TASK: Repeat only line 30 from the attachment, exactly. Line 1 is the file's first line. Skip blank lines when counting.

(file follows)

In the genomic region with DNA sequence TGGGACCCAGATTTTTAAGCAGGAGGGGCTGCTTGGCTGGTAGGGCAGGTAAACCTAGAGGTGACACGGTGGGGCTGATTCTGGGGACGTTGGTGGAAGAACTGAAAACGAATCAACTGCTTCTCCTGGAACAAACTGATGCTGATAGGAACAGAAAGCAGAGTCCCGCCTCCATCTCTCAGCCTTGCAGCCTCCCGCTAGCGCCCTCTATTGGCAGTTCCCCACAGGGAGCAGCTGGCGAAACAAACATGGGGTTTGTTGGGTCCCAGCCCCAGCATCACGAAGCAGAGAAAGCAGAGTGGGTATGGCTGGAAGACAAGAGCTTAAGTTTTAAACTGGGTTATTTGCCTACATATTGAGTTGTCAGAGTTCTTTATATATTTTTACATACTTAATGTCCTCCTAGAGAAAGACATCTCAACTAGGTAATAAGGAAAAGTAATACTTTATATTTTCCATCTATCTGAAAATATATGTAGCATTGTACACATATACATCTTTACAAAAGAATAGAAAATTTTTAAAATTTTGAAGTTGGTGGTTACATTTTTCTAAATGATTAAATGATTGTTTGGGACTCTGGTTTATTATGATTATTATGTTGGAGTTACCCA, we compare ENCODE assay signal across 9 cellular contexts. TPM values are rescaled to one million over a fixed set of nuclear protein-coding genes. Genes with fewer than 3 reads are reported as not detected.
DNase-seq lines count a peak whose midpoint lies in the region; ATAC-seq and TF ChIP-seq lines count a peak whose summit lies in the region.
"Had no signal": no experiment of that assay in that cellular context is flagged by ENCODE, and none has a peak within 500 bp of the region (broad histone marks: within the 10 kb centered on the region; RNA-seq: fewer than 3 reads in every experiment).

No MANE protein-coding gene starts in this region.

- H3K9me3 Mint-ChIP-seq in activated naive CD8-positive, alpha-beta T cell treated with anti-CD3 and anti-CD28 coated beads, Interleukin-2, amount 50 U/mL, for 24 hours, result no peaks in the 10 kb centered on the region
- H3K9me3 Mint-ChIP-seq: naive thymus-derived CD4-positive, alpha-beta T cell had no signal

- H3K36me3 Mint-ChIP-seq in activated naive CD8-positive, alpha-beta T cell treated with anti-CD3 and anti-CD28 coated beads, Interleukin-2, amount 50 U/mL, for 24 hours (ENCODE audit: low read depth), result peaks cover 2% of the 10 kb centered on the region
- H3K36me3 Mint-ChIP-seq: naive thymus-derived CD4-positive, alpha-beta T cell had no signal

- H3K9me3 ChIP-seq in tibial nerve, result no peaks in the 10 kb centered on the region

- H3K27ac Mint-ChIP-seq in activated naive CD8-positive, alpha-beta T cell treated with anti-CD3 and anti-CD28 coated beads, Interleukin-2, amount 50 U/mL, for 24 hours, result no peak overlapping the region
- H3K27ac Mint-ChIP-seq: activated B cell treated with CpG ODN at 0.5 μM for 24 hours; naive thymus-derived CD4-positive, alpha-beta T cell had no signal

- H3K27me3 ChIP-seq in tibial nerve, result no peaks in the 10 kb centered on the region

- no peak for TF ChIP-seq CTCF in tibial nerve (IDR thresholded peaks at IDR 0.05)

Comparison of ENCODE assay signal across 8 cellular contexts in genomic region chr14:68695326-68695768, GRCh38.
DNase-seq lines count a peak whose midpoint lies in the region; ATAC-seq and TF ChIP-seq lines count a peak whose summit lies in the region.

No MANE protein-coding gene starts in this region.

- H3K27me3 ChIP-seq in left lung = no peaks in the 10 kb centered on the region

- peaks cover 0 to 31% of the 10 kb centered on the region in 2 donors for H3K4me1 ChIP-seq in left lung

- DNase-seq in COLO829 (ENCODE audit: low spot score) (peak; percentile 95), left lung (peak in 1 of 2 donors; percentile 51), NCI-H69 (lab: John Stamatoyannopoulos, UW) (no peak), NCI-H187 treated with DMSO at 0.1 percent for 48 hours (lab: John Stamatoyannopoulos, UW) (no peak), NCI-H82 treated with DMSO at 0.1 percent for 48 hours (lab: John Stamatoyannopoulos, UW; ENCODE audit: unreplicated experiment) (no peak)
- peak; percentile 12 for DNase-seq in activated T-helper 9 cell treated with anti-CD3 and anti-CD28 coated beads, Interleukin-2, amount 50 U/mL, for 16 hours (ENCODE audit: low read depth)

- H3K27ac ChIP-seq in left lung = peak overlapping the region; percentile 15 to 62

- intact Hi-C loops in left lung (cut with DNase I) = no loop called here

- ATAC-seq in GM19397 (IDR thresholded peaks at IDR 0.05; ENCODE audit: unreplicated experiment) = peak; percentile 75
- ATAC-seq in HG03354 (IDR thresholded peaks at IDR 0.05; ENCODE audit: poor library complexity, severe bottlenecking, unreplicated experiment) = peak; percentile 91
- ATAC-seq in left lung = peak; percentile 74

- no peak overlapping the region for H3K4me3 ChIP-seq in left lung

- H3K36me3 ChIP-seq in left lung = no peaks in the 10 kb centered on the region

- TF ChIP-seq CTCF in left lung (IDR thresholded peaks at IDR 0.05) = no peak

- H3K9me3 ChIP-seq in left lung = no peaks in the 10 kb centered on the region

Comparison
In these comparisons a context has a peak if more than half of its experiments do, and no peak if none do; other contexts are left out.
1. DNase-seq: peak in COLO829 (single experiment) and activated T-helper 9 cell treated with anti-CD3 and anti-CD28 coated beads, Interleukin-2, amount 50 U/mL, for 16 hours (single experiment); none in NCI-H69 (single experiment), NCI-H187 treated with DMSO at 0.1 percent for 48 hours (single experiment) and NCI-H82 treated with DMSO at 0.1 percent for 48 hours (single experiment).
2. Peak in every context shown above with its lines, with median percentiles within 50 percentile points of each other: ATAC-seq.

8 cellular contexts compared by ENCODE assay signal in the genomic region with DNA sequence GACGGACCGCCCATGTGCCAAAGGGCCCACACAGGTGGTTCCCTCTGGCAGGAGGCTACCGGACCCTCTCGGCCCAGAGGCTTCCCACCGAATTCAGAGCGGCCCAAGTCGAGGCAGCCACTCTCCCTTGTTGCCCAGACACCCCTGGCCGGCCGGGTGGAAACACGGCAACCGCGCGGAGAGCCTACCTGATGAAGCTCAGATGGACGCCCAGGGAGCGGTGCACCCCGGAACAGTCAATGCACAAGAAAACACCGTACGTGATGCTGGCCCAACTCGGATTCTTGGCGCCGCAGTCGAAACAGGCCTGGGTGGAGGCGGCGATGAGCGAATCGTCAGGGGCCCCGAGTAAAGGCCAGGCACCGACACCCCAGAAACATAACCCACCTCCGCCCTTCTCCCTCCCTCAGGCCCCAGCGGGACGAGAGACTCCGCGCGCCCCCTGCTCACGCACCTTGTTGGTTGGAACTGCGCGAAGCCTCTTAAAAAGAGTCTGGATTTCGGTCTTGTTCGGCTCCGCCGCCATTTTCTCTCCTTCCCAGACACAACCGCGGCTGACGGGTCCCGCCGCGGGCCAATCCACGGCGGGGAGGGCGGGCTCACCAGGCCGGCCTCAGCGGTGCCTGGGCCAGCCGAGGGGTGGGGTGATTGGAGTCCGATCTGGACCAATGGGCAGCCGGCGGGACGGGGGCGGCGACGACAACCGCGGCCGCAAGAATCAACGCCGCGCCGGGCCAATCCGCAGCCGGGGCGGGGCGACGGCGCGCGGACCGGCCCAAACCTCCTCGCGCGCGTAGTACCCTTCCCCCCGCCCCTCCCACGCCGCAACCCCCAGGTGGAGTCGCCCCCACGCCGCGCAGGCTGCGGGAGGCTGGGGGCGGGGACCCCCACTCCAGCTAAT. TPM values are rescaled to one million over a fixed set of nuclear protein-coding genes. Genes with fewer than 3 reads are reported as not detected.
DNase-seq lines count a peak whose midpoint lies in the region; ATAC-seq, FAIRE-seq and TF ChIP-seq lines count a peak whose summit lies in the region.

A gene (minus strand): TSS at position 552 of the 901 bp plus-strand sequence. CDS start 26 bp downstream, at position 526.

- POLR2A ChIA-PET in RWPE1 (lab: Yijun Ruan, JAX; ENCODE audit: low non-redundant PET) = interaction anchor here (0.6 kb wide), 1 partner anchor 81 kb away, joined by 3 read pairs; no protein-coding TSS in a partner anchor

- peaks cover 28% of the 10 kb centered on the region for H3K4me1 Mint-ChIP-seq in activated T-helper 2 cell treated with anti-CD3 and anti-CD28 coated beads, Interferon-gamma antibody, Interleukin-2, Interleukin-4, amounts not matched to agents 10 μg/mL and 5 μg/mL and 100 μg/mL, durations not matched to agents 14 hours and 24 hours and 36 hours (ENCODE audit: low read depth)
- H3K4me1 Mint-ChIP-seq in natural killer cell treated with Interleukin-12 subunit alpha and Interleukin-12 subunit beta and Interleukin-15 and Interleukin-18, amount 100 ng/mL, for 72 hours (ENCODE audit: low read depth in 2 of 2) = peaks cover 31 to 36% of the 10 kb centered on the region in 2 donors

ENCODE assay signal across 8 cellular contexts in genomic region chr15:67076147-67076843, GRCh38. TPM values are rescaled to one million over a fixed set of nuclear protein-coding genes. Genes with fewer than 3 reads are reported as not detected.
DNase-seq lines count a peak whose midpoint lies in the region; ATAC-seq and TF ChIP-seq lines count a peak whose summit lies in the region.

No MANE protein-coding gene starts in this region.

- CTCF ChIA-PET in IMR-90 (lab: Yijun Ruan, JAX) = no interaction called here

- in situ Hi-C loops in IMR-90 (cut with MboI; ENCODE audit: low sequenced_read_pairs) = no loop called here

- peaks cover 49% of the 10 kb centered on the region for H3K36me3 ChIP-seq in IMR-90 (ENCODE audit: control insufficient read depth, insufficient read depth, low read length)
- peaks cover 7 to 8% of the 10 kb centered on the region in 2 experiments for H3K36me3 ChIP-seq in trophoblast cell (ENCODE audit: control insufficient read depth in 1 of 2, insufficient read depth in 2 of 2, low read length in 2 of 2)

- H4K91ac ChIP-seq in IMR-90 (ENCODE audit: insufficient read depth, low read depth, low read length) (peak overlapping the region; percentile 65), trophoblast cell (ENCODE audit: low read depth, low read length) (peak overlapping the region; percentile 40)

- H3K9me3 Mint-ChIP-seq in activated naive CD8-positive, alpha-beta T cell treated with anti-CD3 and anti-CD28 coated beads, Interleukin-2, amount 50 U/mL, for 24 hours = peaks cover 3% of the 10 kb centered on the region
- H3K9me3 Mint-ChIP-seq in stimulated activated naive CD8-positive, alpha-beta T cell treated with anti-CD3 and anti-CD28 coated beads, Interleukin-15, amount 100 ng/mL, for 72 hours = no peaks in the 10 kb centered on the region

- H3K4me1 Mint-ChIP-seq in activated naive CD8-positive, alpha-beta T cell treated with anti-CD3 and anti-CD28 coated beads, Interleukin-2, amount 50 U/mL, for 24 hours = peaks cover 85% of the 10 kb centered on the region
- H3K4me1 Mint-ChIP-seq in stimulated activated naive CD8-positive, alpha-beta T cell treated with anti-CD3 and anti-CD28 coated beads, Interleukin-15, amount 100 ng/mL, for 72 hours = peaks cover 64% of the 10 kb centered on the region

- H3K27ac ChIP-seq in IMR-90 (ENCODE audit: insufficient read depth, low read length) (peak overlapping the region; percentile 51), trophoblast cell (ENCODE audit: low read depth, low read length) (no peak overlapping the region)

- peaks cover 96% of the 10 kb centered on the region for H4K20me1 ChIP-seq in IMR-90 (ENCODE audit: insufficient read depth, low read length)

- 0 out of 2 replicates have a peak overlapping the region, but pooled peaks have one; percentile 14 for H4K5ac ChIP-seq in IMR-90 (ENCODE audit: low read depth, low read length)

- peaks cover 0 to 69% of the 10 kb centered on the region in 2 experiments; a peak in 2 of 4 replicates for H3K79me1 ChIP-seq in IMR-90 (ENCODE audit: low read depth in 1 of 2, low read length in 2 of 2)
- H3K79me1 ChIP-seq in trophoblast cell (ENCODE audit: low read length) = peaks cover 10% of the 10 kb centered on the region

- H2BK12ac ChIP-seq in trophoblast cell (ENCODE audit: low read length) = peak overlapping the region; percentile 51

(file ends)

Comparison